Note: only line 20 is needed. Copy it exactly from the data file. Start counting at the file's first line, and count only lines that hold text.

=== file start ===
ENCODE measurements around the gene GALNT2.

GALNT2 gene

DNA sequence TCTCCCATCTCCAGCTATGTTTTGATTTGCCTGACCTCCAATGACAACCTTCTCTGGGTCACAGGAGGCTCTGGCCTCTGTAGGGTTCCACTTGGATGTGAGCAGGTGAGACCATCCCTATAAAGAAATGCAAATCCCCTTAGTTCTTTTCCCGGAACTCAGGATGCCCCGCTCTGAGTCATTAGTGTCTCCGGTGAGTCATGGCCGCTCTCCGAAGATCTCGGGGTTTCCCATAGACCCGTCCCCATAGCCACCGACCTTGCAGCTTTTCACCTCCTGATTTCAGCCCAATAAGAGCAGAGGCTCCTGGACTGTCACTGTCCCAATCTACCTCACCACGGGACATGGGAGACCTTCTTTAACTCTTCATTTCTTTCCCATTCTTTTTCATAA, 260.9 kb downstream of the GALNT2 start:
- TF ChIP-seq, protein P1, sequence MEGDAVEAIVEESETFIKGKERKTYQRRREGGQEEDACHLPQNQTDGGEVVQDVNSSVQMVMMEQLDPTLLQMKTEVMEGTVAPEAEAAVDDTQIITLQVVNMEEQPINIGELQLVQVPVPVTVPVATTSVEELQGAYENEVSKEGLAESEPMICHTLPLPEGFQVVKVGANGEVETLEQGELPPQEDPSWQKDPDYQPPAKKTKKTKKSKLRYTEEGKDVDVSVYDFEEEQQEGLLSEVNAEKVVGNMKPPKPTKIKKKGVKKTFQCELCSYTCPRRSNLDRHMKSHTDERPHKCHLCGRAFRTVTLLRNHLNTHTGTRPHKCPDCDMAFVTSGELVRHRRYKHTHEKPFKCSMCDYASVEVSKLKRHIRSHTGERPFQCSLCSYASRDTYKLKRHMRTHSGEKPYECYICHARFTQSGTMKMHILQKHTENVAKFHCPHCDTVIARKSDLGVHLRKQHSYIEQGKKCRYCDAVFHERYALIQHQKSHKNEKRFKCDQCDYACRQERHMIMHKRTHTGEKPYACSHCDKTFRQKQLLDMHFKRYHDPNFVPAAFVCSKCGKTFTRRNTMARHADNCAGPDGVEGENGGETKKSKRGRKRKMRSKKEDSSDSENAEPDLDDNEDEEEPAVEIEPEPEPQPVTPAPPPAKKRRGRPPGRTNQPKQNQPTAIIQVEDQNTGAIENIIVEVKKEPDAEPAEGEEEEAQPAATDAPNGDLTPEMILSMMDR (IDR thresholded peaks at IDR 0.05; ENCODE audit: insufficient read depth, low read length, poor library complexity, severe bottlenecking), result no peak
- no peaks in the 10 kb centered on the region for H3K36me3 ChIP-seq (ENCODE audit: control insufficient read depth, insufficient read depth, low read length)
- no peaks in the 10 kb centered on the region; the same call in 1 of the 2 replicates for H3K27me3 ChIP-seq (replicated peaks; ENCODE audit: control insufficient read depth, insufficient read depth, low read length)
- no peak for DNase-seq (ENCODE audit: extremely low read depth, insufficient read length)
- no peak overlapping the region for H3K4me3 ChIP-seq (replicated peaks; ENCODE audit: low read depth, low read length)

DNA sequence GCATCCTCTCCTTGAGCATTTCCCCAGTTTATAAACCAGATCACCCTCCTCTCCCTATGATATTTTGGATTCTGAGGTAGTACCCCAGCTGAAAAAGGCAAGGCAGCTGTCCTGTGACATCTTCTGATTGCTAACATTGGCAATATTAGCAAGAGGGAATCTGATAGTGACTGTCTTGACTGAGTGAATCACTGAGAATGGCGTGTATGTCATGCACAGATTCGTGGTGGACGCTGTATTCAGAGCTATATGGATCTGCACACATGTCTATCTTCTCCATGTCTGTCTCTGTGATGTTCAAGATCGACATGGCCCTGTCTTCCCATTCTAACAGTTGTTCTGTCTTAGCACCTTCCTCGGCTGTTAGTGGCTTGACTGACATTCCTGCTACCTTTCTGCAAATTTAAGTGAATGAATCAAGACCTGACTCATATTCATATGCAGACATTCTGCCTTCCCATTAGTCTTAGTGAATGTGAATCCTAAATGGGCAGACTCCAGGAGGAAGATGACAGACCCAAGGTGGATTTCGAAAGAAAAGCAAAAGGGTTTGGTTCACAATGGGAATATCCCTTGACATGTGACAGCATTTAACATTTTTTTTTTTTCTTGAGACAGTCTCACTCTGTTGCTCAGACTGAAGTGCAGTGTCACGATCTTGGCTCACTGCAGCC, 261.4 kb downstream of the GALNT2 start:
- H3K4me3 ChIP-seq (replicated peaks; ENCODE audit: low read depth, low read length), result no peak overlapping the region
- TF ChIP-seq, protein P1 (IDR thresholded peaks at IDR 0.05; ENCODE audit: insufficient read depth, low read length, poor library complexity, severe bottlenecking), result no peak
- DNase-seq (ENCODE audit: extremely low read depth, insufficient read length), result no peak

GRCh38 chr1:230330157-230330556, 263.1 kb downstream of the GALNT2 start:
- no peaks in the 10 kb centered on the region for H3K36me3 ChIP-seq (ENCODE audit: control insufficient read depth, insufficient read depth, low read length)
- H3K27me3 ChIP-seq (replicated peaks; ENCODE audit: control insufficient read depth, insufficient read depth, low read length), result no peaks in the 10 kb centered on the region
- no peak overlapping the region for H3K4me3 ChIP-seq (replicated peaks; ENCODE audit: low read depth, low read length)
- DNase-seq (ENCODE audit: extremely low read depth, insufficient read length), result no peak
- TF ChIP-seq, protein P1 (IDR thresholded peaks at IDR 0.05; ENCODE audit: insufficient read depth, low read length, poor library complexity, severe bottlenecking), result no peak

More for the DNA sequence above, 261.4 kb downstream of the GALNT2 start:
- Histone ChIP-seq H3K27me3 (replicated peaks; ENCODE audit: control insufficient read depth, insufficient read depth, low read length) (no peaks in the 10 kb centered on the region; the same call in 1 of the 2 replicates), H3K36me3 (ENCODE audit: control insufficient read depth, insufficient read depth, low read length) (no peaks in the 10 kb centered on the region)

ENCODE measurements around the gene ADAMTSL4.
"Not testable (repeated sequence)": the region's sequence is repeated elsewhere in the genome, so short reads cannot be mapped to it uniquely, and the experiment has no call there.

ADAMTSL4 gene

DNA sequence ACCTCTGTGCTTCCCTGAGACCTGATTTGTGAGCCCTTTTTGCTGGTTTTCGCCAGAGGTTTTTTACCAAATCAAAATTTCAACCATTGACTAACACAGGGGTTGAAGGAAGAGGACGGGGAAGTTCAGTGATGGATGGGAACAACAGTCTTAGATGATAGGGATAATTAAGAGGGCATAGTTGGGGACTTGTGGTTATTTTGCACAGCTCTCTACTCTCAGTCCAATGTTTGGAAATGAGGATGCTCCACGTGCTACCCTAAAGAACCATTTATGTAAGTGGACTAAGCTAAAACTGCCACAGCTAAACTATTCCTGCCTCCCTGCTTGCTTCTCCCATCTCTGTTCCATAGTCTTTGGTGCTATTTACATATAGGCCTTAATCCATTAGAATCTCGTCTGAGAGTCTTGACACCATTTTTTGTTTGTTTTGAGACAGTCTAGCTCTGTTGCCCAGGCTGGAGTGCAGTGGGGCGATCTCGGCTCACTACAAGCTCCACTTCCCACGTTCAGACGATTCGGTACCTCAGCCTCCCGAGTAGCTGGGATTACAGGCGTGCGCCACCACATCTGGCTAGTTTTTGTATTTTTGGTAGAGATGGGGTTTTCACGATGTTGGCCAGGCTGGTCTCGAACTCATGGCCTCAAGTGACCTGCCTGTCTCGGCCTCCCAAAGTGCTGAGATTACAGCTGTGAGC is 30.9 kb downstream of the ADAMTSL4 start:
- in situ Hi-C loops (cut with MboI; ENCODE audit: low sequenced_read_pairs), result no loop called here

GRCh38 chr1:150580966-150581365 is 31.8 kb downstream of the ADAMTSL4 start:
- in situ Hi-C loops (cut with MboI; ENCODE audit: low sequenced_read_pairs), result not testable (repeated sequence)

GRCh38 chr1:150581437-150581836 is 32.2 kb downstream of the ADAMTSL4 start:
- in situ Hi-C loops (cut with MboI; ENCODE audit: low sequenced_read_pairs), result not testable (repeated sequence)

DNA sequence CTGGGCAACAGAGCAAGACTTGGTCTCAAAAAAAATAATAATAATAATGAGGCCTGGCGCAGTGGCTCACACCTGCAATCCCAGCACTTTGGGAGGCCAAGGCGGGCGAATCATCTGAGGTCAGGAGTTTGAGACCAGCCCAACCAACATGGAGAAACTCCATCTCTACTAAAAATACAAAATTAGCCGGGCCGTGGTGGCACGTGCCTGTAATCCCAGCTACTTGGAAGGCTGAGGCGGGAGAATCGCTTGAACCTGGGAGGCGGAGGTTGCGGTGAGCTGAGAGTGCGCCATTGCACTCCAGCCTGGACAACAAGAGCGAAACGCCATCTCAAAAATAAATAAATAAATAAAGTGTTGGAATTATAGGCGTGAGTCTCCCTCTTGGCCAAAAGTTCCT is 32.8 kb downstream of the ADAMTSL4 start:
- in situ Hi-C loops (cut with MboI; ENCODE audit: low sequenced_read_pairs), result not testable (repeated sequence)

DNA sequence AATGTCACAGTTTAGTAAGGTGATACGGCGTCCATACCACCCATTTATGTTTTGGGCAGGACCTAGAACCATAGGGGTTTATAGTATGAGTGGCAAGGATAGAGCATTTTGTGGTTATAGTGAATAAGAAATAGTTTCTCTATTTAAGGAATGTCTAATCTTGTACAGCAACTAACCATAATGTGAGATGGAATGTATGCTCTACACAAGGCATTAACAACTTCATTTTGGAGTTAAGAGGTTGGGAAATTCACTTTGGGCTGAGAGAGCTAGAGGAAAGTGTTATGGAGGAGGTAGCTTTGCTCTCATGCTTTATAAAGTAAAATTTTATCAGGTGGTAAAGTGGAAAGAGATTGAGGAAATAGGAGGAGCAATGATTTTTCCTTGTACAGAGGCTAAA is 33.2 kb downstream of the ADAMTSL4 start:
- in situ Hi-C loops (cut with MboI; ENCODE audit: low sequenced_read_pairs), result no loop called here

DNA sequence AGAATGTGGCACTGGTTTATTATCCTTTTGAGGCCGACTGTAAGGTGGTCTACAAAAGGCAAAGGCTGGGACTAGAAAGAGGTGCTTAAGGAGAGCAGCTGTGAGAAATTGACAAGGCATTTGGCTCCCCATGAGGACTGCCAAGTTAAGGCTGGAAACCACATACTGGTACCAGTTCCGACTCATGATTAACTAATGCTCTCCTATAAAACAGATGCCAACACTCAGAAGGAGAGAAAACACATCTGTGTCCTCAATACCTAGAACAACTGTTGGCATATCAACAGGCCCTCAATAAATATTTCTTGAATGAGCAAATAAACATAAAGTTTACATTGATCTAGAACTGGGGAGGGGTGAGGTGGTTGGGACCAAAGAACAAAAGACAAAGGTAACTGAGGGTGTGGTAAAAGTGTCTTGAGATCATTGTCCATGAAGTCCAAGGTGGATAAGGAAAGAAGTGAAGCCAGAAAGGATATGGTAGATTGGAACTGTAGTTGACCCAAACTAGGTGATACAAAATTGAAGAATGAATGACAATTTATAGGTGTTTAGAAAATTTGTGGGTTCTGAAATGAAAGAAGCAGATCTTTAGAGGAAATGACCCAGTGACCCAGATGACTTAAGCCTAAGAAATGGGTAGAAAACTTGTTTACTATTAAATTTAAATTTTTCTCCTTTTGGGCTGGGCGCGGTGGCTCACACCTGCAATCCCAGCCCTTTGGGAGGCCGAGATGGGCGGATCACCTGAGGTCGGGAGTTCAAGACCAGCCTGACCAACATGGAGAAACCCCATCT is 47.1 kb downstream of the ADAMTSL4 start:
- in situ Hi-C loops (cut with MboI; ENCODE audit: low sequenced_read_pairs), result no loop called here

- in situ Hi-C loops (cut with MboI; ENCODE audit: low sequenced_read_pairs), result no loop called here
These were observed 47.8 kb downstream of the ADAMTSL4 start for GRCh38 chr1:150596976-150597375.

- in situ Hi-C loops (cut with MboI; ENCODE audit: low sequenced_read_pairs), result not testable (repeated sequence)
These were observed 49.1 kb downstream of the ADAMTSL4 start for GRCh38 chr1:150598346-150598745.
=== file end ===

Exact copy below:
- Histone ChIP-seq H3K27me3 (replicated peaks; ENCODE audit: control insufficient read depth, insufficient read depth, low read length) (no peaks in the 10 kb centered on the region; the same call in 1 of the 2 replicates), H3K36me3 (ENCODE audit: control insufficient read depth, insufficient read depth, low read length) (no peaks in the 10 kb centered on the region)